Thanks to Debbie Laskey, Michelle and Debbie discuss how the best leaders remove roadblocks.
To quote Matthew Kobach (@mkobach), “Twitter is a key that unlocks thousands of doors, some of which you never even knew existed.” As a member of the Twitterverse for nearly 13 years, I always enjoy meeting new people and learning from them. I recently connected with Michelle Gibbings from Melbourne, Australia, and invited her to appear here on my Blog in a Q&A format. Highlights of our conversation follow a brief introduction.
QUESTION: You wrote a book entitled, “Bad Boss, What to Do If You Work for One, Manage One or Are One.” According to the book’s description, “Regardless of your role – be it an employee, a boss or leader, the boss’s boss or a leader of leaders – this award-winning book encourages you to play your part. It challenges you to examine your role in the dynamic and to own what you CAN do to make relationships work.” What are the three most important take-aways from the book?
MICHELLE GIBBINGS: We’ve all worked for a bad boss and perhaps, at times, been a bad boss. Consequently, your approach to the situation depends on your role – be it employee, boss or boss’ boss. Whatever your role, the book encourages you to critically examine the context, challenge your perspective, and outline what you can do to shift the situation.
Firstly, you assess what is going on, your impact, and the potential cause. Next, you consider the options given the circumstances and your role in the relationship. After that, you implement your approach while living your values and ensuring you take care of your well-being. In the final phase, you reflect on your progress (or lack, thereof) and determine any next steps, especially if it’s not going according to plan.
QUESTION: Years ago, one of my bosses told me that I should “lower my expectations” regarding the work product completed by one of the employees I supervised. How would you have responded?
MICHELLE GIBBINGS: Context matters, so it’s never a simple answer. There are many variables to consider. I would want to understand your team member’s level of experience, capability to do the role, and aptitude to learn. Is their performance a competency or capability gap, or is it behavioral? How much time has been devoted to upskilling, and how long have they been in the role? It’s also essential to challenge yourself regarding the expectations you set on performance and outcomes based on the level of resourcing in the team, other priorities and workload pressures.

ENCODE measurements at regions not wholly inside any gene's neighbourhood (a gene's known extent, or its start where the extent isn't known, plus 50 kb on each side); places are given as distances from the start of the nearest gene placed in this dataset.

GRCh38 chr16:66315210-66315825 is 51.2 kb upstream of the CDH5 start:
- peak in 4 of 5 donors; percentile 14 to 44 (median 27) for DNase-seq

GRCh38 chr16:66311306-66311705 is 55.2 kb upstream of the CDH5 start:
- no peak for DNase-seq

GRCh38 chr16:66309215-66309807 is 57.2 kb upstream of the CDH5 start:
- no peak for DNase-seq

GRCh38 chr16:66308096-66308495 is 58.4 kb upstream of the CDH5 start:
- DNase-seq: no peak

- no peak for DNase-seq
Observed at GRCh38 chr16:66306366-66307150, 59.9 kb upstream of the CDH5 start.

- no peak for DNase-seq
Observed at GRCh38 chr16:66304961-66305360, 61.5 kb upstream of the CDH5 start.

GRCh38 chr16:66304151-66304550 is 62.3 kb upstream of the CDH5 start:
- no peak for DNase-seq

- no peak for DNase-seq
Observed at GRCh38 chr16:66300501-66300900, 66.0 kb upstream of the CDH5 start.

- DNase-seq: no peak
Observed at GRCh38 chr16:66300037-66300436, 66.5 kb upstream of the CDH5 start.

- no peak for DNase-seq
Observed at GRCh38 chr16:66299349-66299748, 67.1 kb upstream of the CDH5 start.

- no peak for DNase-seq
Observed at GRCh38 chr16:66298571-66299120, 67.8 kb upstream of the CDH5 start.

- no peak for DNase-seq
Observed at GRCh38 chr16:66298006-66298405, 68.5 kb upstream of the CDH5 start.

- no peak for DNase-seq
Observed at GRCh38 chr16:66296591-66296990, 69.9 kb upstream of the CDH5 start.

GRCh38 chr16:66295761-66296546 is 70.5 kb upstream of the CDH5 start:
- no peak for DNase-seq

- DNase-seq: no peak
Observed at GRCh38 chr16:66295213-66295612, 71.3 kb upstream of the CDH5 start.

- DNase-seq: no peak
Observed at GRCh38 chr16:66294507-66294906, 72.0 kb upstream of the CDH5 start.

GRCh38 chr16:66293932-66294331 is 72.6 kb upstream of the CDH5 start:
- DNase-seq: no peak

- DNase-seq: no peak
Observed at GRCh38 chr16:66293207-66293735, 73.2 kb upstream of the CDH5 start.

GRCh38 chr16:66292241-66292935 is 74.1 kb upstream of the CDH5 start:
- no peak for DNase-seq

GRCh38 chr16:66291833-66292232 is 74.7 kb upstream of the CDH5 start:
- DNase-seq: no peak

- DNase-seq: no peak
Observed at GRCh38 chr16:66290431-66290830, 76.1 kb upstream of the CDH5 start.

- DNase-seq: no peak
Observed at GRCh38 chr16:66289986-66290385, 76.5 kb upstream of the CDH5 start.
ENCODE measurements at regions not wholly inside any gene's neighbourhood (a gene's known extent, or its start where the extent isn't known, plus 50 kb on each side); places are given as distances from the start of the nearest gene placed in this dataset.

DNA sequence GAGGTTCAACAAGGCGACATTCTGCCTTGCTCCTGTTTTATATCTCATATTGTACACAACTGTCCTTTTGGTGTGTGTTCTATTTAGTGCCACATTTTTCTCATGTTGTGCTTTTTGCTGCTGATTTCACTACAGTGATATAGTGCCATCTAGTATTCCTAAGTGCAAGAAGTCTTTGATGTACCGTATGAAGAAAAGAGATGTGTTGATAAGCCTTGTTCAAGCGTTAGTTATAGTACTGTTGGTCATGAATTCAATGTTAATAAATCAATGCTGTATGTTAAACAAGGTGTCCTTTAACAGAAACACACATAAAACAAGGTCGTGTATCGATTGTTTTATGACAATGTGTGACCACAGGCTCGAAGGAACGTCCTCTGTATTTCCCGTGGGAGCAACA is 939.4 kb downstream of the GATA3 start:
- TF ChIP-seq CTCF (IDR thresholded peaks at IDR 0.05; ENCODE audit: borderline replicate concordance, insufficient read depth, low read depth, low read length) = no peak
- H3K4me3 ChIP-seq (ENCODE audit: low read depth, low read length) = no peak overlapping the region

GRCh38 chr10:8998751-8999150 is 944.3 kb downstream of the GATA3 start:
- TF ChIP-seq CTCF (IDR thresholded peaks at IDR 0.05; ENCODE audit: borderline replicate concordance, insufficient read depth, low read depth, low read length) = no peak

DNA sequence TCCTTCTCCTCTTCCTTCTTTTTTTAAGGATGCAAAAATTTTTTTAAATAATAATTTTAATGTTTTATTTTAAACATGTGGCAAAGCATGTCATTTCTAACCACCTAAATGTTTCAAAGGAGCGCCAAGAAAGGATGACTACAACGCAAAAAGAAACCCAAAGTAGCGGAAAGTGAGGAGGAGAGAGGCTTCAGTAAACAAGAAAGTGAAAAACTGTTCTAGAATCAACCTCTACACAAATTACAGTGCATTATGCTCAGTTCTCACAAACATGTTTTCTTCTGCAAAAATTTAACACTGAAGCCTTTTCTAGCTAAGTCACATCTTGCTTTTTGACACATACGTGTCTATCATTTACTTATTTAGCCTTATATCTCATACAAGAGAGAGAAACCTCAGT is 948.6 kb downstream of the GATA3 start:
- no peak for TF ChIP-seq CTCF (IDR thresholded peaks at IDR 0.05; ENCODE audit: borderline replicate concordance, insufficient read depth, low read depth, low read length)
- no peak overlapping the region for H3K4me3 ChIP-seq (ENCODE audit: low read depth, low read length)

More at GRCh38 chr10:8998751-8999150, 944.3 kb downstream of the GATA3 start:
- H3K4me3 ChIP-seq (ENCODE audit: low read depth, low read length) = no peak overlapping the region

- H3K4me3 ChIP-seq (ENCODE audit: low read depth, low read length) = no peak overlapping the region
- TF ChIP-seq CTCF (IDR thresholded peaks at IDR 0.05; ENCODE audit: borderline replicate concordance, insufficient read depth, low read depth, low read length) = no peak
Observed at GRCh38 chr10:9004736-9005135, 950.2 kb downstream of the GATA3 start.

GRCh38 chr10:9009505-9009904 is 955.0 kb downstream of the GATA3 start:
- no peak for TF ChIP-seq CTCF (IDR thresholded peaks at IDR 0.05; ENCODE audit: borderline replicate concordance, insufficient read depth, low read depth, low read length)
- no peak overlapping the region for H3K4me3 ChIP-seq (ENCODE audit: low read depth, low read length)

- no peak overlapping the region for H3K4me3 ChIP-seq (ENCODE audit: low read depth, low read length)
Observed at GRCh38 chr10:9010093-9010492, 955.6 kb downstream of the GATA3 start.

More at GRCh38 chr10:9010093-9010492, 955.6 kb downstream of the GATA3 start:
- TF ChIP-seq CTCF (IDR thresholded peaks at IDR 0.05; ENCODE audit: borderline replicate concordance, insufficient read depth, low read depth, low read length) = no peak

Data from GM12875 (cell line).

All of this doesn’t mean you set the bar low for your team, but it does mean you are realistic about what’s possible given the context in which the team members are working. If there’s a gap between your expectations and your boss’ expectations about performance, I would want to understand why. If they are downgrading their expectations, what’s driving that shift, and what does that mean for the team’s overall performance and objectives? So, I would start by getting curious and asking lots of questions.
QUESTION: What is the most memorable thing you’ve learned from a boss, and how has that lesson shaped your career?
MICHELLE GIBBINGS: I’ve been fortunate to have worked with some fantastic leaders throughout my career. One of the best bosses from early in my corporate career said to me one day: “Michelle, I get that you’re ambitious and that you want to do a good job. The work’s important, but no one will remember the work you did when you move on. The only thing they’ll remember is how you made them feel.”
Those comments shifted my focus. The more I connected with my team, the more I understood them and their needs, and vice versa. Our working relationship improved; we got more done as a team and were collectively more successful because I put them first. It was a reminder that being a great leader takes work, but above all else, it takes a desire to want to do better.
QUESTION: Which leaders (from history or business) inspire you, and why?
MICHELLE GIBBINGS: I am an avid history buff, so it’s challenging to narrow down to three because there is so much we learn from seeing how leaders of the past have confronted challenges and embraced opportunities. What I am often reminded of when I read biographies and autobiographies is the complexity of humans. Leaders are not one-dimensional, and some of the character traits that made them successful in a specific context also meant they were difficult to work for in a different context. On a practical level, the leaders who have most inspired me and most changed how I lead are the leaders I worked with during my career.
QUESTION: One of my favorite leadership quotes is from author and consultant Mark Herbert (@NewParadigmer on Twitter): “Leadership doesn’t require you to be the smartest person in the room. It requires you to block and tackle for others.” What does that message mean to you?
MICHELLE GIBBINGS: I often say, “If you think you’re the smartest person in the room, you need to find another room.” My comment is about encouraging leaders to accept they don’t hold the licence on being right, and it’s essential to recognise the impact their positional power has on how they make decisions. While I get the intent behind the concept of ‘blocking or tackling’, I find the language problematic because it has undercurrents of an adversarial approach to relationship building. For me, the best leaders help their team members navigate organizational challenges and remove roadblocks. They play a crucial role in assisting their understanding of organizational power structures and help them determine the best approach to building relationships with challenging stakeholders.